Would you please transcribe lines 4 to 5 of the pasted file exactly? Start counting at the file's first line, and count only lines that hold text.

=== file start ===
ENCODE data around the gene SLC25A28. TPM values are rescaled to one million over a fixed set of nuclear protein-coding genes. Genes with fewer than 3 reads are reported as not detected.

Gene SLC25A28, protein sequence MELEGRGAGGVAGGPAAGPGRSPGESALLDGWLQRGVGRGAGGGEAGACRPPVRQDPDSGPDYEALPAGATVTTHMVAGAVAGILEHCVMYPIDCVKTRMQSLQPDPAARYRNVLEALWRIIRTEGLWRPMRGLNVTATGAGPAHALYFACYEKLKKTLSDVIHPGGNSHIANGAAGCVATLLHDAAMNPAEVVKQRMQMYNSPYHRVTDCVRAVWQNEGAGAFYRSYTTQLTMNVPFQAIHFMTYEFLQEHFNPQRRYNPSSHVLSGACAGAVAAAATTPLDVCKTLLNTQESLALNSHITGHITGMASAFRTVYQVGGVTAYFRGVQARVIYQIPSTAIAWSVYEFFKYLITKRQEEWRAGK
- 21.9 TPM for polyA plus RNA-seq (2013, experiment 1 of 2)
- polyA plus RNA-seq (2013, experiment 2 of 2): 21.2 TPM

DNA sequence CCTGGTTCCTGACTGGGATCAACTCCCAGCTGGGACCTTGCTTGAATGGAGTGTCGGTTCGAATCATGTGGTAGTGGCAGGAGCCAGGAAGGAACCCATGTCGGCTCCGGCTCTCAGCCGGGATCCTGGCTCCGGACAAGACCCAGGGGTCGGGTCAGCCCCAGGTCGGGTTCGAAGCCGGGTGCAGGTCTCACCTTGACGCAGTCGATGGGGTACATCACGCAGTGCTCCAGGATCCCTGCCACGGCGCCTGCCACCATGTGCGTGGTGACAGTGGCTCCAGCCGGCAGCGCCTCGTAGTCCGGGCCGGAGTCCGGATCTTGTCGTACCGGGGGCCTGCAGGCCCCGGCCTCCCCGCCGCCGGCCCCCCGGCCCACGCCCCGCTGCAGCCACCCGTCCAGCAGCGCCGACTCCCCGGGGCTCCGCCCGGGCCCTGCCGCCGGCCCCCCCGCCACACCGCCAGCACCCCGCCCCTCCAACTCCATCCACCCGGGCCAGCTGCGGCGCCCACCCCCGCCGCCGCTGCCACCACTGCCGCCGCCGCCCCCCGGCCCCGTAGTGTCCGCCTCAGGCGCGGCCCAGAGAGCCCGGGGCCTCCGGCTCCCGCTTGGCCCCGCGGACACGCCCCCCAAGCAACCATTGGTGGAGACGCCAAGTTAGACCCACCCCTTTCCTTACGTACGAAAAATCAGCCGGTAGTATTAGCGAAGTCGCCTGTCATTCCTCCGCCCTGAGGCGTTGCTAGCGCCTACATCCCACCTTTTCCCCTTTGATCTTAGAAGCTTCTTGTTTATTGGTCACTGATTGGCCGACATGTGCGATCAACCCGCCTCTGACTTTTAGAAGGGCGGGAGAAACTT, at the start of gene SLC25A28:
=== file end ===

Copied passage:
- polyA plus RNA-seq (2013, experiment 2 of 2): 21.2 TPM

DNA sequence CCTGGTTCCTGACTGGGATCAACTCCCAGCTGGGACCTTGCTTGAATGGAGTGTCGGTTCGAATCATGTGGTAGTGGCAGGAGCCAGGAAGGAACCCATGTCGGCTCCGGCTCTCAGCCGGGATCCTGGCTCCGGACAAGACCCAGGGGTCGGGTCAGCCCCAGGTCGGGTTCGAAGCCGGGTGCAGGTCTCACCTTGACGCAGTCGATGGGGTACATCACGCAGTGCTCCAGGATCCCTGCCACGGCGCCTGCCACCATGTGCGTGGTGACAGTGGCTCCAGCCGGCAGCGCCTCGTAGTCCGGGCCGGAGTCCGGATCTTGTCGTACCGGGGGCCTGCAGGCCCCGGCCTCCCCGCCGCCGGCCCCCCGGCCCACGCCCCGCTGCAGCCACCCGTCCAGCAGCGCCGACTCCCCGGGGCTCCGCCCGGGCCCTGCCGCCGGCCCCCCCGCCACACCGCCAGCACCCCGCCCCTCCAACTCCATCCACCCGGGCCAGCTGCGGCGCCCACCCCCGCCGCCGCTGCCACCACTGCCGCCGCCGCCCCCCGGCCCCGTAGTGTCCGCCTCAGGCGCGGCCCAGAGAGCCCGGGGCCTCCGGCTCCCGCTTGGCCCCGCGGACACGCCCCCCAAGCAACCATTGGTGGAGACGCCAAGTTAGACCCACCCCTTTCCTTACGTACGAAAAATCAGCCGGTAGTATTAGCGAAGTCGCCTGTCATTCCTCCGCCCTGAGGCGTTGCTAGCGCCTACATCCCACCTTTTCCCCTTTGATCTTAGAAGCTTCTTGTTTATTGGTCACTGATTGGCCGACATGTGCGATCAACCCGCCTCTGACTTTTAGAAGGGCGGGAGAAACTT, at the start of gene SLC25A28: